The Talent Management CycleMay 10, 2016 . .
Strategic talent management is all about ensuring that your team and organization have the talent they need to get the job done and help the business win.
Well-meaning, but lopsided investments in talent management (TM) can be extremely wasteful. A big investment in recruiting, for example, will be wasted if all the new people you are hiring are poorly orientated, deployed, developed, and retained. A big push in recruiting, if you are losing all your new hires, can also damage your brand, hindering your ability to compete for talent in the marketplace.
If you have a hole in the bottom of your talent bucket—losing talent like crazy—you can’t just keep pouring new talent in the bucket. You need to plug the hole. No one aspect of talent management can solve all your talent management challenges.
There are four core talent management (TM) practices, and companies need to manage all of them well to get the results they need.
We need to fill positions with people who can get the job done. Moreover, our choice of who we bring into the organization has an enormous impact on our culture and our future—who we are becoming as an organization. Further, who we hire and promote sends a powerful message to employees about what is valued, rewarded, and expected. Are you promoting ass-kissers, lone rangers, team players, analysts, leaders? It makes a big difference.
Selection does not stop with hiring. Orientation and on-boarding can have a substantial impact on how quickly a new employee or leader becomes fully productive, fits into your culture, and has a positive impact on communication and teamwork.
In this category, I include both deployment and performance management. Deployment involves, first, putting the right people in the right roles, and second, performance management—which is an ongoing process.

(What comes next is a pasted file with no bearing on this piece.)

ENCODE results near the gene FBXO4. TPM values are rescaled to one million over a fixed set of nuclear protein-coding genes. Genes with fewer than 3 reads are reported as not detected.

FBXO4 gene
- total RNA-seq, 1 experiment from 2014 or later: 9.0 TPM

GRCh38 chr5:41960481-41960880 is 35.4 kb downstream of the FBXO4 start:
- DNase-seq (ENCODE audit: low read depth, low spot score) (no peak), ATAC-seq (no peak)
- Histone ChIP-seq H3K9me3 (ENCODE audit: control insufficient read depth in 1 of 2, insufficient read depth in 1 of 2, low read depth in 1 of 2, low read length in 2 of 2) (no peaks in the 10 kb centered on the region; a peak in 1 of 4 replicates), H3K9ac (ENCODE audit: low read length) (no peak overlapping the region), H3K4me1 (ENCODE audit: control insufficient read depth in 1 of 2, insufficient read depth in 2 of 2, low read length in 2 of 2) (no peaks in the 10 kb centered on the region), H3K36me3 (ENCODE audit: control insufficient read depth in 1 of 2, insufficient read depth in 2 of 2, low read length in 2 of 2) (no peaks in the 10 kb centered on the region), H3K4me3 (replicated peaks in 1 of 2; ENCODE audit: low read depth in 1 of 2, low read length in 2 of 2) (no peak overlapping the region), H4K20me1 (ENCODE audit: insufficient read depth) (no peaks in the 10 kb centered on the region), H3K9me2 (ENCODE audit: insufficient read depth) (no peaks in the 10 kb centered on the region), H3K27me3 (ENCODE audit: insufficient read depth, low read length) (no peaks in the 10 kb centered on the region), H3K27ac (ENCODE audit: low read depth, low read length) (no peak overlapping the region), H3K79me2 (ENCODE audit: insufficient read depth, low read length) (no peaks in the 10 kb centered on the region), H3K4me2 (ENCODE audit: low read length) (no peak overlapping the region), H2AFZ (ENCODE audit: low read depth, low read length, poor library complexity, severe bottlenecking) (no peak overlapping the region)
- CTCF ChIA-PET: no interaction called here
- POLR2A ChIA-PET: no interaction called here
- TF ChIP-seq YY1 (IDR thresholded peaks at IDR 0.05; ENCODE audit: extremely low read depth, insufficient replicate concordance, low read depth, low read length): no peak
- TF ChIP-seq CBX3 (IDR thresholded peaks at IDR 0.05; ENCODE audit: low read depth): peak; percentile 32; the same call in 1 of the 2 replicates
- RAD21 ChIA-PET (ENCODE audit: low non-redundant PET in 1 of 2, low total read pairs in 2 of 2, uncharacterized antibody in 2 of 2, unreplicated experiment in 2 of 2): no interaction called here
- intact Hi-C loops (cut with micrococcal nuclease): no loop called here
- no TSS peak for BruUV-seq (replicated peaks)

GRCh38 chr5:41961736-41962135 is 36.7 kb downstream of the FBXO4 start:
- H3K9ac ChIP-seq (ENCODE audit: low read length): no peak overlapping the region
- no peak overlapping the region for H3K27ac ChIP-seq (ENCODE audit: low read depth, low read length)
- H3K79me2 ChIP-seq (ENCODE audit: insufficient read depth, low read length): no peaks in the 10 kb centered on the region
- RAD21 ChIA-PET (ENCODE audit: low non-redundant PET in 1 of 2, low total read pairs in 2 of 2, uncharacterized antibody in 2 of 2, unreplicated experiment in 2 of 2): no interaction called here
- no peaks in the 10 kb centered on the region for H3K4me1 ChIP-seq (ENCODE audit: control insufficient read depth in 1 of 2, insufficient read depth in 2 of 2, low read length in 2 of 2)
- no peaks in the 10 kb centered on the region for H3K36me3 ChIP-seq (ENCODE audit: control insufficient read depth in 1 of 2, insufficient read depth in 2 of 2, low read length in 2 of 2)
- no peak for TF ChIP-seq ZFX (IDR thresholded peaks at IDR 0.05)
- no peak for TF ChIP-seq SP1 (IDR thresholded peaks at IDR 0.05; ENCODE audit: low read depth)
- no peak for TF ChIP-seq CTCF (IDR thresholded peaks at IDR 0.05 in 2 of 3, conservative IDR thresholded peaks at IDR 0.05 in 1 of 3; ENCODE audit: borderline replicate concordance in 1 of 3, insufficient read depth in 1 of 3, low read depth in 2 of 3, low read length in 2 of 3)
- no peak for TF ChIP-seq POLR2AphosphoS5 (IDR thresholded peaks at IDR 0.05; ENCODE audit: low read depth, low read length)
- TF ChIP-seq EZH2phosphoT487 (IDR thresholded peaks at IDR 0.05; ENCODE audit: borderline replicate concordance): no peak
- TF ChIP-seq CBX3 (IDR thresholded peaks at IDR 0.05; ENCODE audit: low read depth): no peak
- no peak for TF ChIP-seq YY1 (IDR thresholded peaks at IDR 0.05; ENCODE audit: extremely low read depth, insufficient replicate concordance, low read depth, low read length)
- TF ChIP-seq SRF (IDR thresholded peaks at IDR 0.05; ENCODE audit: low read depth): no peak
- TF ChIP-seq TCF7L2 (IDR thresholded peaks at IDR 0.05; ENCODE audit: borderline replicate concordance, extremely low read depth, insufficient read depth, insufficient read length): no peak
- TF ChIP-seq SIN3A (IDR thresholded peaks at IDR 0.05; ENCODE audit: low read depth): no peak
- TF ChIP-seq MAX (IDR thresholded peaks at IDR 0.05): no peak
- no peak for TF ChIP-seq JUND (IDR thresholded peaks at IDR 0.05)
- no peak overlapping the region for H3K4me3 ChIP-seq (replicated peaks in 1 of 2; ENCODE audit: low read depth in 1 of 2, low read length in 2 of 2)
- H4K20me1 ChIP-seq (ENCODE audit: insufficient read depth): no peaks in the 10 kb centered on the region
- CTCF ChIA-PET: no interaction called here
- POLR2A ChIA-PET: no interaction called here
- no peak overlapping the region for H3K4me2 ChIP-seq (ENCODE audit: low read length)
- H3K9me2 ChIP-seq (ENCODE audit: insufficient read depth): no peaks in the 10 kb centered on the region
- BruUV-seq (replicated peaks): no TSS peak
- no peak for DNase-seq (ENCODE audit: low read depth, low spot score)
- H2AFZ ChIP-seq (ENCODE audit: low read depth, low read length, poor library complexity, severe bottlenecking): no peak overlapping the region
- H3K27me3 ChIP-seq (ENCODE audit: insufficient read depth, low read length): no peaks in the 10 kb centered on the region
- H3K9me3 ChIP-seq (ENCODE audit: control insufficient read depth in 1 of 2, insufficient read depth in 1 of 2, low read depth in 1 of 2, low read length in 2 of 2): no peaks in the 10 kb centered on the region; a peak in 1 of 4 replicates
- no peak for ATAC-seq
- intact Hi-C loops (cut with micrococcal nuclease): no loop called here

Here are two best practices to consider:
Best practice 1: Common sense says we should assign projects to the best person for the job. But whenever possible, assign projects to the people who can learn the most from them. If you always give the same project to the same person, e.g., because she is most qualified for the job, (i) you may be holding her back from learning new things, and (ii) you are probably missing important opportunities to train other people to do that first project. Two pieces of advice here: first, when assigning projects to people who can learn the most from them, you still need to select on the basis of merit (someone who has earned that opportunity, and who is ready, willing, and able). Second, make sure you schedule sufficient time to offer the coaching support this person will need—both to get the job done and fully leverage the learning opportunity.
Best practice 2: You can turn every discussion and meeting into an opportunity to assess talent. In every meeting, look for everyone’s unique gifts, and encourage people to bring their gifts to the table. This enhances individual contribution and team performance, and it also enables you to think about deployment: Is this person ready for more responsibility, a new kind of project, a different kind of role or duty; where can this person have the biggest impact and in what role or project can they learn the most—what are they ready to learn?